We may earn money or products from the companies mentioned in this post.
How many times have you told yourself that this is the month, quarter, or year that you will get your finances in order? Maybe you do stay on track for the first few days or weeks. You make a budget, you start cooking from scratch instead of going out to eat, and you might even start clipping coupons.
But at some point, the drive you had at first to get your finances in order starts to fade. You might spend too much one day and tell yourself, “It’s okay, I’ll do better tomorrow.” The next day becomes the next week, and the next week becomes the next month. You eventually give up and say, “I’ll try again next year.” Because of this, the advice below will help you.
Make Realistic Short-Term Goals
Setting SMART goals is the most important thing you can do to get started with your money. S is for specific, M is measurable, A is achievable, R is realistic, and T is time-limited.
But that first “S” should also stand for “short-term.” Your goal amount of money might be so big that your mind can’t wrap around it. So you could divide it by four, five, or even 10. Just pick a number you can understand and use that number to set a short-term goal.
Let’s assume you owe $20,000 in debt. Divide it by five to reach your new goal number of $4,000. How fast can you repay $4,000? Can you do it in three months? Six? Your new short-term aim should be whatever that amount is.
Make A Budget With Room For Fun
When you feel like you’re being punished for trying to save money, it’s easy to lose motivation. You’ll feel as though you don’t have enough money to do anything fun. When that feeling gets too much, you might want to do something different, and you could rebel and start spending what you’re meant to be saving.
What really happened was that the enjoyment you were having was irresponsible and led you away from your financial objectives. Having a good time is crucial, and it shouldn’t be entirely eliminated. All you have to do is plan ahead a little more carefully.
When getting out of debt, purposefully allow for a little fun money each month. This could be as little as $20 or anything else that works for you – but it should be a small amount. In this way, you can have fun, and you won’t feel so restricted, meaning that saving elsewhere becomes easier.
If you haven’t already, you should make a budget. And if you have already made a budget, make sure to include some room for fun.
Build In Reward
Who doesn’t like receiving a gift from time to time? When you’re on a money journey, it’s a terrific idea to reward yourself. You can save yourself a lot of time and frustration by setting short-term objectives.
You could go on a mini-vacation or splurge on a nice supper or a new dress when you’re at home. Make a list of all the things you want to get for your hard work so that you have a visual reminder of what you’re aiming for and keep your motivation strong.
Don’t Compare Yourself To Others
The journey you take with your money is uniquely yours. It is a one-of-a-kind experience for each individual. If you’re continually questioning why you’re not saving as quickly or paying off your debt as quickly as someone else, you’ll lose all incentive to remain on your money path.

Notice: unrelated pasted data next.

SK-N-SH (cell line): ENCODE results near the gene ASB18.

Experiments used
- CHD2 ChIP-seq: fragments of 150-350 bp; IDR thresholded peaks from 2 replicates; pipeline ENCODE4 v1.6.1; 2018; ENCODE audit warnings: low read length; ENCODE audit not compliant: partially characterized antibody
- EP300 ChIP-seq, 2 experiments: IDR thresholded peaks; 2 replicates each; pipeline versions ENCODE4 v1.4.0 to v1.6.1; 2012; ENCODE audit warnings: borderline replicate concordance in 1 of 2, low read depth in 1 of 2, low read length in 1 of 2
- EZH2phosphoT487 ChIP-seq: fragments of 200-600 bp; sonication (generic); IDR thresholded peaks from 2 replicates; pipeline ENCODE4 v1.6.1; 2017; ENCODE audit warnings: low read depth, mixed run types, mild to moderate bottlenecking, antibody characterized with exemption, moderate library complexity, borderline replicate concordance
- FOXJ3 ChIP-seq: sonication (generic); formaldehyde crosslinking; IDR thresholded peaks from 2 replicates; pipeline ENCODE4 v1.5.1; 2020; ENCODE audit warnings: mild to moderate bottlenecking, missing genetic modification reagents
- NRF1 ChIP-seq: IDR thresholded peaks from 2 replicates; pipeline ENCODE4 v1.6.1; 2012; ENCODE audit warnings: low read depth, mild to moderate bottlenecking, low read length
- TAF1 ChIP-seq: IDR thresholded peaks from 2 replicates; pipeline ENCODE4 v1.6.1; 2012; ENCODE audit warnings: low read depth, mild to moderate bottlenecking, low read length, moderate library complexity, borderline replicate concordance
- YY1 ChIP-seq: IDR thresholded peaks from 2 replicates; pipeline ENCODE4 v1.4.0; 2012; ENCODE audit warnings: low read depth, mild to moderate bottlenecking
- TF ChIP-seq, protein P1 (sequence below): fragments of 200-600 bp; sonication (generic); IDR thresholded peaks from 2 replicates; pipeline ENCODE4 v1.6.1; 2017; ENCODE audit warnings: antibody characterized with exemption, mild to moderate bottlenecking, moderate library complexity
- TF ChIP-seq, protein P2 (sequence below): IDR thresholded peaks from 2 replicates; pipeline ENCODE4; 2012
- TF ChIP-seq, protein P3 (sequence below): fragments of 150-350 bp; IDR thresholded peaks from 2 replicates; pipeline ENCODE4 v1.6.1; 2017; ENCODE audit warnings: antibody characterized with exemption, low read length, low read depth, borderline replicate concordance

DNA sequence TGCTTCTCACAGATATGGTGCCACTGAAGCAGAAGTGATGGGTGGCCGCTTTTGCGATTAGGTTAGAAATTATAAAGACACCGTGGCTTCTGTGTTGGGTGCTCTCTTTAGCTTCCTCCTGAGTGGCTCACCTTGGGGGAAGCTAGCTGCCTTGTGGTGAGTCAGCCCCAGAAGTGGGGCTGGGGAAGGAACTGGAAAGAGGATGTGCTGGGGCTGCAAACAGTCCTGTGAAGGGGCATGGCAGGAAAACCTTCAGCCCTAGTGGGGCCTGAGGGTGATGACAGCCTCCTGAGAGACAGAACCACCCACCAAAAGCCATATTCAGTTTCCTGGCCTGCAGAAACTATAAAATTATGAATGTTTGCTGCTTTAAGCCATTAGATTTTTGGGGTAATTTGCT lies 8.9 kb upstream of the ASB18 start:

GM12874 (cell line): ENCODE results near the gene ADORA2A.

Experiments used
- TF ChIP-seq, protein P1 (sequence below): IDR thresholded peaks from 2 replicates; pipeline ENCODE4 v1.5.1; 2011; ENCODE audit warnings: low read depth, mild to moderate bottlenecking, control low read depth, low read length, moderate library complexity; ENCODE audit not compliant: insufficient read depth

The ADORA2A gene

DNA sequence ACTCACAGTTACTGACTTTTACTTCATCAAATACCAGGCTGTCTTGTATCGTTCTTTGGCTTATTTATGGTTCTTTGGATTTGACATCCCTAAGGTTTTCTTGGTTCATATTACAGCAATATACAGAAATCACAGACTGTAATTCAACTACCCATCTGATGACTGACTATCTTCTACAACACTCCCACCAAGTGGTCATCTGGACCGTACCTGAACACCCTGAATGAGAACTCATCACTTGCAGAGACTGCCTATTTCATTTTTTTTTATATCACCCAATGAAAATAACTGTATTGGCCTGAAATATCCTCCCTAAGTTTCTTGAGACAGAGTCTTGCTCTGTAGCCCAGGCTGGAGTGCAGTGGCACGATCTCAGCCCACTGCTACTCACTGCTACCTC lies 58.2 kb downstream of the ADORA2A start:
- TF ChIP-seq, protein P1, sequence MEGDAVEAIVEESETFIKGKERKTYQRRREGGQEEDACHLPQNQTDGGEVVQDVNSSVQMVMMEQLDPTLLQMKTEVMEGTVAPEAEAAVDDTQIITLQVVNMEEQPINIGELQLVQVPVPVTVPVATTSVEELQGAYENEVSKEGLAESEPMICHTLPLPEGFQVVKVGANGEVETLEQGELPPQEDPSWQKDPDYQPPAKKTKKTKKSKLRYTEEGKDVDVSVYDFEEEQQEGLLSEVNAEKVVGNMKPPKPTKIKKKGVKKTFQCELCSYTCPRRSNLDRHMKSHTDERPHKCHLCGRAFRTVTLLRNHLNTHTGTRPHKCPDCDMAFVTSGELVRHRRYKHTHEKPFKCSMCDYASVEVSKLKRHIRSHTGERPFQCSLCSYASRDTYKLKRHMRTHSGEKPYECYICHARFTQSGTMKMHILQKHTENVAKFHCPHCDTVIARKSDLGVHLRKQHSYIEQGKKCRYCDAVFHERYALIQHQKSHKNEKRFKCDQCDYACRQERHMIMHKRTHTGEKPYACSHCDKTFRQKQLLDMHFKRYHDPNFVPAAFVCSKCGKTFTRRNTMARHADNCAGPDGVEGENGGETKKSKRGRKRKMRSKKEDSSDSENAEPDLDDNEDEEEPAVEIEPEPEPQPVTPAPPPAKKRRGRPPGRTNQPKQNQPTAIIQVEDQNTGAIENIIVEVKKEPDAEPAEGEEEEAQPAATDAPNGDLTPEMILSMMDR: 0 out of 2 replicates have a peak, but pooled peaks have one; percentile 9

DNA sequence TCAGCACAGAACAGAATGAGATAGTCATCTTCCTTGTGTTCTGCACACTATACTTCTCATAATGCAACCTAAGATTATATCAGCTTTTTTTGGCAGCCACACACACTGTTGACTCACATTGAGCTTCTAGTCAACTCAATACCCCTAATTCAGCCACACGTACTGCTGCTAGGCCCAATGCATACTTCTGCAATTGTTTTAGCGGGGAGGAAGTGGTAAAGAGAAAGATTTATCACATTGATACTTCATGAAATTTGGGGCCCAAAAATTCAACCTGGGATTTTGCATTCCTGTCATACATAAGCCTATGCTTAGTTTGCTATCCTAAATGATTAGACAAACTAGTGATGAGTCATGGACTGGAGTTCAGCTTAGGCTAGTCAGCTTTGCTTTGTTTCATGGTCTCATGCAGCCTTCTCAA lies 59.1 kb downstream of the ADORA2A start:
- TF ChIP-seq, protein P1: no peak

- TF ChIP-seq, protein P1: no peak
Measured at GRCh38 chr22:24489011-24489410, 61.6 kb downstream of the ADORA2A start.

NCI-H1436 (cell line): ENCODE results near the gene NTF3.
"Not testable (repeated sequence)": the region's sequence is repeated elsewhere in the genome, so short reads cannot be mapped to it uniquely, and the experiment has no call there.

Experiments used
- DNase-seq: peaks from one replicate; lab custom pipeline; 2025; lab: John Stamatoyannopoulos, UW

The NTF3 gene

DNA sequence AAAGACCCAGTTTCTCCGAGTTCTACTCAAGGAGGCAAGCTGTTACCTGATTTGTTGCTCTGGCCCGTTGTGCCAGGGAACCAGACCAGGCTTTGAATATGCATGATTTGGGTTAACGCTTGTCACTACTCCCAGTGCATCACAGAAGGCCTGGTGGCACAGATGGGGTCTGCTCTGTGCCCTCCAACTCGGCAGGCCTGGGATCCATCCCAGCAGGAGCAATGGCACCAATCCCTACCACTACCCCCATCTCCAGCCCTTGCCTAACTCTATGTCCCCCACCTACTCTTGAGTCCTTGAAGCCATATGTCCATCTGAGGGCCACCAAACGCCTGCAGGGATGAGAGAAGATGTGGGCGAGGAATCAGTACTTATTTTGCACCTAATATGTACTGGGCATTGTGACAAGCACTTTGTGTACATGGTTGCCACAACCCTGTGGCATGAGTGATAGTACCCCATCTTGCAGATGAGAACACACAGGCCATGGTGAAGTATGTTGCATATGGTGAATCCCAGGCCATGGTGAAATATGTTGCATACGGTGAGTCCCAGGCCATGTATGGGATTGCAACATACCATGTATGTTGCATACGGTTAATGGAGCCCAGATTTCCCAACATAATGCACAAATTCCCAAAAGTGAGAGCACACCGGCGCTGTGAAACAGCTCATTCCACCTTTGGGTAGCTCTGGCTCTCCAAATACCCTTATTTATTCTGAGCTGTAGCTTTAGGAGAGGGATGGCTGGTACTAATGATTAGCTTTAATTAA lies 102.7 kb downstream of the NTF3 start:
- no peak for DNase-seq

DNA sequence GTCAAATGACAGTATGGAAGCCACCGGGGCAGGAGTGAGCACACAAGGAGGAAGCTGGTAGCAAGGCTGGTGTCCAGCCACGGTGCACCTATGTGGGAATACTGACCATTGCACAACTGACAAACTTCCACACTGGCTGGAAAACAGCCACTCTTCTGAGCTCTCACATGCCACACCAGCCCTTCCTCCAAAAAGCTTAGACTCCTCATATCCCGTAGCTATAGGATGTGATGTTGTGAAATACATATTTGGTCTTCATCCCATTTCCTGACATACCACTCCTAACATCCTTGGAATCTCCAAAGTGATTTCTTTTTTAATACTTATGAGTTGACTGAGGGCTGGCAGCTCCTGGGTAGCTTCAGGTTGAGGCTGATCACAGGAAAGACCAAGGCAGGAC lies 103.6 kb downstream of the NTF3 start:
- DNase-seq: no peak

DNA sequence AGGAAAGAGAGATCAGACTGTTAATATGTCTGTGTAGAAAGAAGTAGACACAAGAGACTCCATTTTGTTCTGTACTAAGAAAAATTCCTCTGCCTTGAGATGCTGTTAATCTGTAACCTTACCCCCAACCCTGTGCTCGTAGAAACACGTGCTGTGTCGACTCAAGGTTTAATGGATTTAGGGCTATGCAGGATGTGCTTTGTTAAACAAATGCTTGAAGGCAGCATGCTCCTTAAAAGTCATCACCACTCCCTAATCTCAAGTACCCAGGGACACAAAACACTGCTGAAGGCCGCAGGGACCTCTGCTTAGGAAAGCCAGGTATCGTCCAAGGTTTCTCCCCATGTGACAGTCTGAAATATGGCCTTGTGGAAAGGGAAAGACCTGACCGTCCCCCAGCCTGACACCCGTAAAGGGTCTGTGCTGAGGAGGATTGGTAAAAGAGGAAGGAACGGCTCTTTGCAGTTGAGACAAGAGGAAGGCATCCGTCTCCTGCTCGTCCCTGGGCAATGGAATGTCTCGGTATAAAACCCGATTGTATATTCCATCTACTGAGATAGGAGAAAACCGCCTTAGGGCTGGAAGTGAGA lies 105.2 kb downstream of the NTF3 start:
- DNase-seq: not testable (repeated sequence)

No matter what their income, you may not be aware of their other benefits, such as free daycare, a parent-helped down payment on their house, or a $30,000 end-of-year bonus. The only thing you can and should do is get to know your personal circumstances.
On the other hand, you might start to feel down because you have to live on a budget and can’t do any fun things. When you’re trying to live on a tight budget, it can be very discouraging to see what everyone else is up to on social media.
But you have no idea how much debt they have. They may be thousands of dollars in debt, for all you know. So, unless you know precisely what is going on in someone’s money, making comparisons is pointless.
Track Your Progress
It’s amazing to see how much of a difference your payments are making as your loan amounts decrease. So figure out a means to see the fruits of your labour.
This can easily be done on a computer, but it might be more enjoyable to do it in a physical form. Make a little thermometer that you colour in as you approach closer to repaying the complete amount owed, or a paper chain that you remove a link from each time you pay off another $100. Some people have even built Lego towers that they remove one brick from each time they pay off a set amount of debt.
Having the means to observe your progress might help you stay on track when it’s difficult to continue sacrificing.
Have An End Date In Sight
Based on your current repayment efforts, you should be able to gain an indication of how long it will take you to reach your debt payback targets. Keep track of the time remaining till you attain your goal.
It’s simpler to keep to your goal if you remind yourself that your effort is just temporary. You’ll also grow more and more excited about making additional payments as you approach debt freedom. You may even be able to speed up the time it takes to complete your project, perhaps by using Cash Stop loans to reduce a high-interest credit card faster.
Focus On The Why
Most people have a good reason to try to get out of debt. You might want to pay off your loans so you can buy a house or retire early by putting more money into your 401(k) after you’ve paid everything off.
Remember that you have to give up things to reach your goal, no matter what it is. You can even keep a picture of that goal in your wallet or on the desktop of your computer to help you remember. If you see your dream house or an old couple relaxing on the beach every time you’re tempted to spend, you’ll remember why it’s better to put your extra money toward paying off debt.